Changing the Rules of Scrabble

Cultural pressure seems to emphasize competitive achievement through conflict and winning. We would like to share how rule changes in one game, Scrabble, which might be extrapolated by similar principles in other games, can emphasize different values. Exceptions to manufacturers’ rules of play are suggested; otherwise, original rules prevail.

Scrabble rules ban the use of dictionaries (except to resolve challenges), but since Quakers value the fulfillment of each person’s potential, we changed the rules to open‐dictionary play, with all players cooperating in research on behalf of each player during that person’s turn. There is one stipulation: the player must remember the meaning of the newly researched word used through the end of the game, when all word meanings are reviewed. Scrabble rule limitations still apply: No capitalized, hyphenated, apostrophized words, etc.; if a word is in a dictionary, it is usable.

As Readers Digest urges, “It pays to increase your word power.” These revised rules are really helpful. The scope of possibilities was suggested in a recent news item noting a South Dakota Scrabble meeting that used words in the Lakota Sioux language. Once we even experimented with a set of tiles with Greek characters, as these revised rules are applicable in any language.

To remove competitiveness in favor of cooperation, individual scoring is replaced by totaling the score of all players together. The scorekeeper notes the word(s) constituting that increment of the score beside each player’s contribution, which facilitates the memory test at the end of the game. We strive for achievement, but it is a group effort encouraging maximum cooperation. Manufacturers have set “par” between 500 and 700 points. Over the years we have recorded our totals as indicated on accompanying graphs.
Cooperation can take a number of strategic forms:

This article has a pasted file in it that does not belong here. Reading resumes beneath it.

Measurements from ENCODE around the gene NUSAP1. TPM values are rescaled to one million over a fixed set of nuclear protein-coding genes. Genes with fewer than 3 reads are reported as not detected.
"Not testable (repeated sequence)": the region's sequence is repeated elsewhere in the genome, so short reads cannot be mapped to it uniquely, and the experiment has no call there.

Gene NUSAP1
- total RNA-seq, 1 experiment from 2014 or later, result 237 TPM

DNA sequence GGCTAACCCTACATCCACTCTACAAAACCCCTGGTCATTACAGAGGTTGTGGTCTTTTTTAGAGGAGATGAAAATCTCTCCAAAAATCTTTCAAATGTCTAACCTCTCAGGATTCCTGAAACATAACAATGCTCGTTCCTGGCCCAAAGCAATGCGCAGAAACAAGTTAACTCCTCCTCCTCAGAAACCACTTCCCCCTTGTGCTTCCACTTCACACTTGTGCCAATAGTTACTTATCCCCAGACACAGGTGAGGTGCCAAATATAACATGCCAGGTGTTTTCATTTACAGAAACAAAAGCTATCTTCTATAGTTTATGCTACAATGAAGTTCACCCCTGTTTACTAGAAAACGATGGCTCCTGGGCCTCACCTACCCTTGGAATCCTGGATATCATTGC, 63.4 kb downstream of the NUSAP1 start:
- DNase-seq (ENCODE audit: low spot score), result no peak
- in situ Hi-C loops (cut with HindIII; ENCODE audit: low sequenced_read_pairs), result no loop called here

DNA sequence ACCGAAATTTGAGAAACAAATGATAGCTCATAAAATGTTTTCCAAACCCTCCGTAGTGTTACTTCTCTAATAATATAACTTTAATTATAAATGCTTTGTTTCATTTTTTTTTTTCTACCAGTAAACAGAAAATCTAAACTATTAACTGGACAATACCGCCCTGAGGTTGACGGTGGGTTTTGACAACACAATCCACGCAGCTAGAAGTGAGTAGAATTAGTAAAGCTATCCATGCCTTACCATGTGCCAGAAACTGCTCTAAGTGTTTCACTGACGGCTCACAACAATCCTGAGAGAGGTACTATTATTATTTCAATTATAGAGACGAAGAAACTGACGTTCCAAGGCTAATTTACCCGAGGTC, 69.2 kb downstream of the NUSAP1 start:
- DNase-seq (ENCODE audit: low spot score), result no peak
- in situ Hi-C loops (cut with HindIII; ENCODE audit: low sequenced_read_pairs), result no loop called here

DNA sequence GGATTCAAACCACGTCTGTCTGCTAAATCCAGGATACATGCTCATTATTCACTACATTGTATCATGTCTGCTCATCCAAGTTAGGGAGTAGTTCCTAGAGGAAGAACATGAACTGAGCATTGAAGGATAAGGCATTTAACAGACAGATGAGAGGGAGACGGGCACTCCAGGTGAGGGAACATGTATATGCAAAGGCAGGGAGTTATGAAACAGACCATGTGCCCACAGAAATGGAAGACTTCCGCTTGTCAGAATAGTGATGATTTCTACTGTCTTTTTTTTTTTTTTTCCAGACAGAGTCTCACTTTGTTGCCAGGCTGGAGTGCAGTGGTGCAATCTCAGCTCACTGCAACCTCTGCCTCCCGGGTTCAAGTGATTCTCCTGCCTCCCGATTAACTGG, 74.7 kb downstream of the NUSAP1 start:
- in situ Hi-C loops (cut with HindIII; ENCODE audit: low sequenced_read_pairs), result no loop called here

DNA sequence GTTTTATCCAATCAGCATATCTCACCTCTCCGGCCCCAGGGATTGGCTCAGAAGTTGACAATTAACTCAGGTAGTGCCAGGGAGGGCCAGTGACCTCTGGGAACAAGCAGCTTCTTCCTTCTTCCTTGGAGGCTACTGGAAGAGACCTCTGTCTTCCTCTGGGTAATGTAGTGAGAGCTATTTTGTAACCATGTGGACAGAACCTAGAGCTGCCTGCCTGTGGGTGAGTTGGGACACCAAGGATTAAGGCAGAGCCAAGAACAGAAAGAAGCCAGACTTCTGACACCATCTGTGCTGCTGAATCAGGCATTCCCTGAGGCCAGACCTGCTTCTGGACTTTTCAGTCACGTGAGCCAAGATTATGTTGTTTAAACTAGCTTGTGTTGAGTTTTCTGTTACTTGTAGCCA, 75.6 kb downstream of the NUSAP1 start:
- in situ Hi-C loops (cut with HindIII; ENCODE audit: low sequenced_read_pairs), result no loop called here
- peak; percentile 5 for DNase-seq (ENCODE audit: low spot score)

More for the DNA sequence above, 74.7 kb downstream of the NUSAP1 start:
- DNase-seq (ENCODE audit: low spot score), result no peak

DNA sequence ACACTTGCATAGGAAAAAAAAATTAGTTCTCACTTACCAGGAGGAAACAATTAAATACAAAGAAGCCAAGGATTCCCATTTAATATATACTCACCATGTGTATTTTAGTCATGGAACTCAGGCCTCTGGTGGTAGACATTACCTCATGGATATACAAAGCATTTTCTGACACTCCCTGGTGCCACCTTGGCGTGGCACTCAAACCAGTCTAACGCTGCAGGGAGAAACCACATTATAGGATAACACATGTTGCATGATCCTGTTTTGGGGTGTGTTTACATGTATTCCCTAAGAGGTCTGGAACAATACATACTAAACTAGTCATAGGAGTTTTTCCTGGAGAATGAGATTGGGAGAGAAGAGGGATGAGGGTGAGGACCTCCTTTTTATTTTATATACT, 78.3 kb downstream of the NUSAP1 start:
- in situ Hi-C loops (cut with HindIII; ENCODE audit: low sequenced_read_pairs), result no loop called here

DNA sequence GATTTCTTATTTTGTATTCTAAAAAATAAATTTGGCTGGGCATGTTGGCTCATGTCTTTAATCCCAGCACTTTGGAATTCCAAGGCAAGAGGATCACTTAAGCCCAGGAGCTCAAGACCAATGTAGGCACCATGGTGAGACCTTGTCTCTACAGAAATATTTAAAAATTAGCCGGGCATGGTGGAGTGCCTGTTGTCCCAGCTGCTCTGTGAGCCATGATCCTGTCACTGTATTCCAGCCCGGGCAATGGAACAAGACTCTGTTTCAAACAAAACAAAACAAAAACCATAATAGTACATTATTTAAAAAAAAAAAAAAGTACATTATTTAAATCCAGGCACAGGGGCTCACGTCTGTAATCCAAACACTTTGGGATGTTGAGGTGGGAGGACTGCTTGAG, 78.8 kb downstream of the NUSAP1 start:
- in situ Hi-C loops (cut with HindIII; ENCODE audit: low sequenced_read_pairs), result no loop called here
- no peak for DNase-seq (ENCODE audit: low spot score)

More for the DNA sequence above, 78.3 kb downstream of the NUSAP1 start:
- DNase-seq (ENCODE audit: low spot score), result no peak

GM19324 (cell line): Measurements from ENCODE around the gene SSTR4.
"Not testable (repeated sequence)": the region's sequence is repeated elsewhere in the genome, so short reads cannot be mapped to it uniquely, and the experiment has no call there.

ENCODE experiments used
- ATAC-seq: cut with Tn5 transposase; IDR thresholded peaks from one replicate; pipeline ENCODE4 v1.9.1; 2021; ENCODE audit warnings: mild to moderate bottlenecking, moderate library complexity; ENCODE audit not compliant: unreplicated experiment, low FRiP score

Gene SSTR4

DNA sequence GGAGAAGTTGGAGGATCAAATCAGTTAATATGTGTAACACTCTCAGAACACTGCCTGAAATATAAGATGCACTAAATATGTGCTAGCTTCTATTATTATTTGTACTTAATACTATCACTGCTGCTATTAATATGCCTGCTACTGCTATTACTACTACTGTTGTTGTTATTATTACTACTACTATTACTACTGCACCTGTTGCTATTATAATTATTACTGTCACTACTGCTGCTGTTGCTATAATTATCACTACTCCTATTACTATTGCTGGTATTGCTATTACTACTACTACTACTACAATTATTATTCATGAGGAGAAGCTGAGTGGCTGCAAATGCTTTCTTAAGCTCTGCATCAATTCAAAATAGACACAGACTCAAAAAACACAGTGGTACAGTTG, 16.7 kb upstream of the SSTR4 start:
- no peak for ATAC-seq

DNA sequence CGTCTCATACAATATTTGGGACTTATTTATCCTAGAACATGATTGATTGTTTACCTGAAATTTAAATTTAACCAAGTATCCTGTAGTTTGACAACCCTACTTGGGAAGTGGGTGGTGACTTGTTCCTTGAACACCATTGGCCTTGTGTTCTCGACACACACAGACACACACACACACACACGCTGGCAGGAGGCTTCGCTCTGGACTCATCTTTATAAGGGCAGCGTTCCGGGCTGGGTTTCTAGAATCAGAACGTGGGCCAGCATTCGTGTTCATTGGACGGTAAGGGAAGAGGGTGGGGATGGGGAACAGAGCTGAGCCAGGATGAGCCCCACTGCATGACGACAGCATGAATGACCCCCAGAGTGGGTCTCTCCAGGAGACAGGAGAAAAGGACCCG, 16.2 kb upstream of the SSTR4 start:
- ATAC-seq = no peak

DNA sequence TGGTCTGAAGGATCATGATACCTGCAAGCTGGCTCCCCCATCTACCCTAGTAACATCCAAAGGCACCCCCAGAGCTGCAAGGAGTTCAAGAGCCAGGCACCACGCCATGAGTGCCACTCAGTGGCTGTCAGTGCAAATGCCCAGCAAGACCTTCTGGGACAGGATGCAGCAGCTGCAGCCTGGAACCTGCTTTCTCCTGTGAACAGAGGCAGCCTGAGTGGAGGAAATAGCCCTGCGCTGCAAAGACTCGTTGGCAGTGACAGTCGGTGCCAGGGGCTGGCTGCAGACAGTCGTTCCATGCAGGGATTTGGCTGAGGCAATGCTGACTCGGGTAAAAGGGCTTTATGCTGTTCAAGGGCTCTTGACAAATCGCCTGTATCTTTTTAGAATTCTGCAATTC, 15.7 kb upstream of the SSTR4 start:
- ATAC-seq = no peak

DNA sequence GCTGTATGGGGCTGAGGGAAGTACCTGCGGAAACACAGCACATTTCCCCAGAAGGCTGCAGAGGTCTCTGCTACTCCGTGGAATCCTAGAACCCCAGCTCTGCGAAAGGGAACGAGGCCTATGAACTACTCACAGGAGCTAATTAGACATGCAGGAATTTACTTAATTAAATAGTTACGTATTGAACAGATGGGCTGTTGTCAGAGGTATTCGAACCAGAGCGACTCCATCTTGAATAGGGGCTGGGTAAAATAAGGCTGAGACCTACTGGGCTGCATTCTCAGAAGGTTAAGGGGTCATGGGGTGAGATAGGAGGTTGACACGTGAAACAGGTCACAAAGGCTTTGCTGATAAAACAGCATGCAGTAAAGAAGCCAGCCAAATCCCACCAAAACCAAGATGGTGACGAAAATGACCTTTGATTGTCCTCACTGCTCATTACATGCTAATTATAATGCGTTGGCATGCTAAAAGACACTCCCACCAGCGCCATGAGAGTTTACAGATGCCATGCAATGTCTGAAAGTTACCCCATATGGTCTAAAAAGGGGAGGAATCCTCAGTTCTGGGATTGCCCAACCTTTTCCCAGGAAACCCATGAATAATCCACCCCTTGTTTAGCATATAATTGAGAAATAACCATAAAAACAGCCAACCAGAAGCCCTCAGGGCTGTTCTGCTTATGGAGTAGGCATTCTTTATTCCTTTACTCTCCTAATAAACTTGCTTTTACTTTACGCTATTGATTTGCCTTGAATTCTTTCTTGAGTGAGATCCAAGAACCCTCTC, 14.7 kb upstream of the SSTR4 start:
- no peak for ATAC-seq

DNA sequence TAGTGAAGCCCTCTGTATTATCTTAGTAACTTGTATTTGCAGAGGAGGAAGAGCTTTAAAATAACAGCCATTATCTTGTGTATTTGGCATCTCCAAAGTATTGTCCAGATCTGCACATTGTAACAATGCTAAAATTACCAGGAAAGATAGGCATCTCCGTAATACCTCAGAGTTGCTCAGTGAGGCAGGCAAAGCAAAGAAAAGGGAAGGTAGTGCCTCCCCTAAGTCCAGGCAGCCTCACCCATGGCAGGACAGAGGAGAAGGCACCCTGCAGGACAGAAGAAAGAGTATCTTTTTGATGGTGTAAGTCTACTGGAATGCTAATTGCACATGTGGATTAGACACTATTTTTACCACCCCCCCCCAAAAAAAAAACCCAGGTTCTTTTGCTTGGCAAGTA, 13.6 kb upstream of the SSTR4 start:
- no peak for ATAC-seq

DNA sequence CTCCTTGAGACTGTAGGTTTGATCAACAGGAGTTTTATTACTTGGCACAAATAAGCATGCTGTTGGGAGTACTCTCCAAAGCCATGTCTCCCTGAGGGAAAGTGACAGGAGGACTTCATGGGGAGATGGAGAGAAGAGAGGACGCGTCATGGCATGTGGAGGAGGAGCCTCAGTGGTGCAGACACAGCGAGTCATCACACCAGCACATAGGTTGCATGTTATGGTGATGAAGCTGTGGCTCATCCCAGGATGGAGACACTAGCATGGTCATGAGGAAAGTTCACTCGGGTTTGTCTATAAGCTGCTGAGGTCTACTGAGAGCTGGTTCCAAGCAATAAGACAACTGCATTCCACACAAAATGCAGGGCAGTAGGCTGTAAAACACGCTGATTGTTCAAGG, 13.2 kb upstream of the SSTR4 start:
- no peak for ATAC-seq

1. A player can gain consensus to reserve certain spaces for the development of words with advantageous scoring.
  2. Other players can help a player possessed of difficult letters (e.g. Q,X,Z, etc.) by deliberately tailoring words that will facilitate their use—for example, a U spaced for use by another player’s Q.
  3. A player can position a word to approach a bonus space along one axis, in order to afford another player the opportunity to pluralize it with a word along the other axis, and this achieves bonus points for both words.
  4. Likewise players can plan to reuse short words with appropriate prefixes or suffixes to form completely different words. Such re‐use boosts scores dramatically. For example:
  5. The players can seek consensus on optimum placing of words where several options prevail, including the very first word in the game.
  6. Playing with more than one dictionary offers simultaneous research from several sources on behalf of one person’s turn. Besides the unabridged, we use special Scrabble and rhyming dictionaries. We have constructed a notebook recording especially helpful words. A recently acquired resource lists under each alphabetical letter words beginning with that letter, words with that as second letter, as third letter, and eventually as final letter.
Word Tile Score Meaning
BU 3+1 18th‐c. Japanese gold coin
BUR 3+1+1 Variation of BURR
BURL 3+1+1+1 Wood knot, tree growth
BURLE 3+1+1+1+1 Plural of BURLA: a boisterous musical composition
BURLESQUE 3+1+1+1+1+1+10+1+1 Comic grotesque imitation

Some general observations:

  1. A standard Scrabble game (using the amended rules) runs about 1 to 2 hours for two players. Each additional player increases the length of the game.
  2. A new Super Scrabble game has a bigger playing board, higher bonus space opportunities, an increased number of tile letters, about doubles playing time, and doesn’t quite double the total score (using amended rules).
  3. Cooperation must be sought from a player whose turn it is. Unsolicited help may be rejected initially, only to be asked for later (without hurt feelings or rancor). We are all in this for fun and for maximizing the potential of each person through skill development in cooperation as well as individual knowledge improvement.
  4. Remembering meanings through to the end of the game can be especially challenging with Super Scrabble!

Scrabble is a registered trademark owned by Hasbro in the U.S. and Canada.

Alice and Bob Mabbs are members of Sioux Falls (S. Dakota) Meeting, which met in their home for two decades.

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